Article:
1. The original plaintiff's who were father and son brought this suit to recover the sum of Rs. 21,000 odd as damages for breach of a contract of betrothal. In 1901, the 1st defendant, the brother of the proposed bride, betrothed his sister to the 2nd plaintiff. The 2nd plaintiff was then nine years old and the proposed bride was four years old. In the ordinary course the marriage would have taken place in eight or nine years, that is to say, about 1910 or 1911. But postponements were made of the marriage ceremony by the defendant, in the belief that these postponements were required by the health of the bridegroom. In December 1913, the betrothal was broken off. In April 1914 the bride Mangalagavri married the 2nd defendant. During the pendency of the suit the 1st plaintiff died, and during the pendency of the appeal the 2nd plaintiff died. The suit was dismissed by the learned Subordinate Judge with costs. He held that the 1st defendant was justified in retracting the engagement, and that therefore he could not be liable in damages, nor was he liable for out of pocket expenses. 'It is quite clear that owing' to the death of both the original plaintiffs there can be no claim now for damages. The only question is whether the representatives of the original plaintiffs as members of the family are entitled to recover the out of pocket expenses which the plaintiffs said they incurred while the betrothal was in existence. The learned Judge at page 8, line 63, says: 'As there was sufficient reason for retracting the engagement, the out of pocket expenses cannot be recovered from the defendant No. 1 under Verse 28 of Section XI of Chapter II of the Mitakshara.' But it appears to us that the learned Judge has misread that particular verse. Verses 26, 27 and 28 deal with the question of betrothal and what are the consequences of a breach. Verse 26 says:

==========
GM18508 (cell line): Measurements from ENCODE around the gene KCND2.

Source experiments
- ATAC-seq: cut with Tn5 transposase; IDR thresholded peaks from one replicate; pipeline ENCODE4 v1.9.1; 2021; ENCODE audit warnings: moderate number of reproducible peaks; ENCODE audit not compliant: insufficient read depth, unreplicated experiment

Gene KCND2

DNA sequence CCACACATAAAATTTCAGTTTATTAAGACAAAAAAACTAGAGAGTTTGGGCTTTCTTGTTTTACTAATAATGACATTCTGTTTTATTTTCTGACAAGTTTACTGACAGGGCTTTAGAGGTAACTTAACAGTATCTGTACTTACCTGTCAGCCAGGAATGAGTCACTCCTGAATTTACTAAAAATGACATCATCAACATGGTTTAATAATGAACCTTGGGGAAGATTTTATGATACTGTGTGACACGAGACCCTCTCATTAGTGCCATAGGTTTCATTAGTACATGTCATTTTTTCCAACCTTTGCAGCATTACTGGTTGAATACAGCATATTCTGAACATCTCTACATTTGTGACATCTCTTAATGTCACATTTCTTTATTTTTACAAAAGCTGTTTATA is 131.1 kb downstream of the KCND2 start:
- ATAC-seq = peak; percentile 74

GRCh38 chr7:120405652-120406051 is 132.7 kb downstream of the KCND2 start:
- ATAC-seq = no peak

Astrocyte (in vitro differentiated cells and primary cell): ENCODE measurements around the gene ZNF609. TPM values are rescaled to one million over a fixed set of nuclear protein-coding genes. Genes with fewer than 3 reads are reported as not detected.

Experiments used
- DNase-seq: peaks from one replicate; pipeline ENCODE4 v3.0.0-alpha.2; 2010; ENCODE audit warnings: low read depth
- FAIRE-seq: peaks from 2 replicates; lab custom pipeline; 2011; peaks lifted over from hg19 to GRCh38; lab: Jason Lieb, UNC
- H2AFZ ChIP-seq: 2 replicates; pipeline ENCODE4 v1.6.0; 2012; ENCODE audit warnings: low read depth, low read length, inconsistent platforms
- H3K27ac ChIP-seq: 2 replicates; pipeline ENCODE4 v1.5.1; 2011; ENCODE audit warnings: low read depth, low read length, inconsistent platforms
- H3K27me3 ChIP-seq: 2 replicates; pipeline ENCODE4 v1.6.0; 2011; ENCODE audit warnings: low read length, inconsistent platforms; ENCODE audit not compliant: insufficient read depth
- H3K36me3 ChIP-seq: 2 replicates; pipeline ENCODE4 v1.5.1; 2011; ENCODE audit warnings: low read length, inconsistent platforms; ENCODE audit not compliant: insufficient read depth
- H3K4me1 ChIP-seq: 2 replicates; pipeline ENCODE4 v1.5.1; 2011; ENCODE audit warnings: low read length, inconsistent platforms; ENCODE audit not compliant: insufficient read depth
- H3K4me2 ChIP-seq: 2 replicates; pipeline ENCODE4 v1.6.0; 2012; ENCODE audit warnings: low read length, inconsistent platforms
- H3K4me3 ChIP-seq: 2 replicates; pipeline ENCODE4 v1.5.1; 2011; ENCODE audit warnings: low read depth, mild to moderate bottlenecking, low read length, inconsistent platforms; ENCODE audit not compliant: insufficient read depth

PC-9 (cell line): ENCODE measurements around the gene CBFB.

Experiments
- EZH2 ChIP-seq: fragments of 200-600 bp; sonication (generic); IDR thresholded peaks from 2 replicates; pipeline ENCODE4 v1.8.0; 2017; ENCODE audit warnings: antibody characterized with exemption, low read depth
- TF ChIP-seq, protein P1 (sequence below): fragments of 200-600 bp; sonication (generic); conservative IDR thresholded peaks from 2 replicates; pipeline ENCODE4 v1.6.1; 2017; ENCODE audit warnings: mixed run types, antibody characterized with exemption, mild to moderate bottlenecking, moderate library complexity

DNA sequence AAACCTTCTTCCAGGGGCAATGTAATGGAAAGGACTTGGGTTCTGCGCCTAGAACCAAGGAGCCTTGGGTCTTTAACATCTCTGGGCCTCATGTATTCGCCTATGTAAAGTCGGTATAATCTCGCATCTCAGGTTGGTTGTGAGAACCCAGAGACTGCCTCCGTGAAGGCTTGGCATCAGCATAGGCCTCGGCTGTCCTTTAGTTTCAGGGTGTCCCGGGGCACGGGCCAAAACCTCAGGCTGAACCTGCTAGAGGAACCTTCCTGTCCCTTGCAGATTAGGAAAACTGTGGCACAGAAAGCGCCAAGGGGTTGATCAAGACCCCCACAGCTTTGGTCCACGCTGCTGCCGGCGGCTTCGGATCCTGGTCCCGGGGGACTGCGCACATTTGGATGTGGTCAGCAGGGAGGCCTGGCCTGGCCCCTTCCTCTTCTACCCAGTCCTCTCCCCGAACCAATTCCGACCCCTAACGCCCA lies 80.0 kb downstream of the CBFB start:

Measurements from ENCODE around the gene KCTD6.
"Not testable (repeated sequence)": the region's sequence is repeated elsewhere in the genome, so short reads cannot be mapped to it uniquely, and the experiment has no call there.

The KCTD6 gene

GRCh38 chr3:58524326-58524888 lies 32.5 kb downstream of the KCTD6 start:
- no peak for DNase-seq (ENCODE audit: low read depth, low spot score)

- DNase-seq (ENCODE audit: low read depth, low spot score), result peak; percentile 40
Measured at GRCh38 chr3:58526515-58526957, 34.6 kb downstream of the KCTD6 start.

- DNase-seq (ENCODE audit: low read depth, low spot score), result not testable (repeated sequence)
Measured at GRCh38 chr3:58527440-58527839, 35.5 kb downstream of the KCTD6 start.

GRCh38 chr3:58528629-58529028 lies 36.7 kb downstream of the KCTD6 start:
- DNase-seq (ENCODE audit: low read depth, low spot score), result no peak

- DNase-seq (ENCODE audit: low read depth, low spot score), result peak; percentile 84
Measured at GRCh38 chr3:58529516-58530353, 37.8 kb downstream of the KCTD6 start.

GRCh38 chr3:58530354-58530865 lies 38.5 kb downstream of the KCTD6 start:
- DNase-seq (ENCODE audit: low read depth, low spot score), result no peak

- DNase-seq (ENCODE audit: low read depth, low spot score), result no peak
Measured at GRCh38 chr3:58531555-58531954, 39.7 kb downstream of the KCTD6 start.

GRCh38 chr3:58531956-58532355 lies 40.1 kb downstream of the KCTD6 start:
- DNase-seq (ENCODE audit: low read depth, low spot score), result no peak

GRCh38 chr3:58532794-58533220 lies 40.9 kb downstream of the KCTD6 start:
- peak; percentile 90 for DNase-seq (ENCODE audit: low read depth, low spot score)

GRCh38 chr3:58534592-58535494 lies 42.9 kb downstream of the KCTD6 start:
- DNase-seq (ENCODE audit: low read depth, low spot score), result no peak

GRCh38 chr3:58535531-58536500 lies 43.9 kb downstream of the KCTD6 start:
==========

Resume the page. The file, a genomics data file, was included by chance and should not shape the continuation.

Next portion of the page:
For detaining a damsel, after affiancing her, the offender should be fined, and should also make good the expenditure together with interest.

2. By Verse 27:

If there be good cause, he shall not be fined, since retraction is authorised in such a case. The damsel, though betrothed, may be withheld if a preferable suitor present himself.

3. Then by Verse 28 :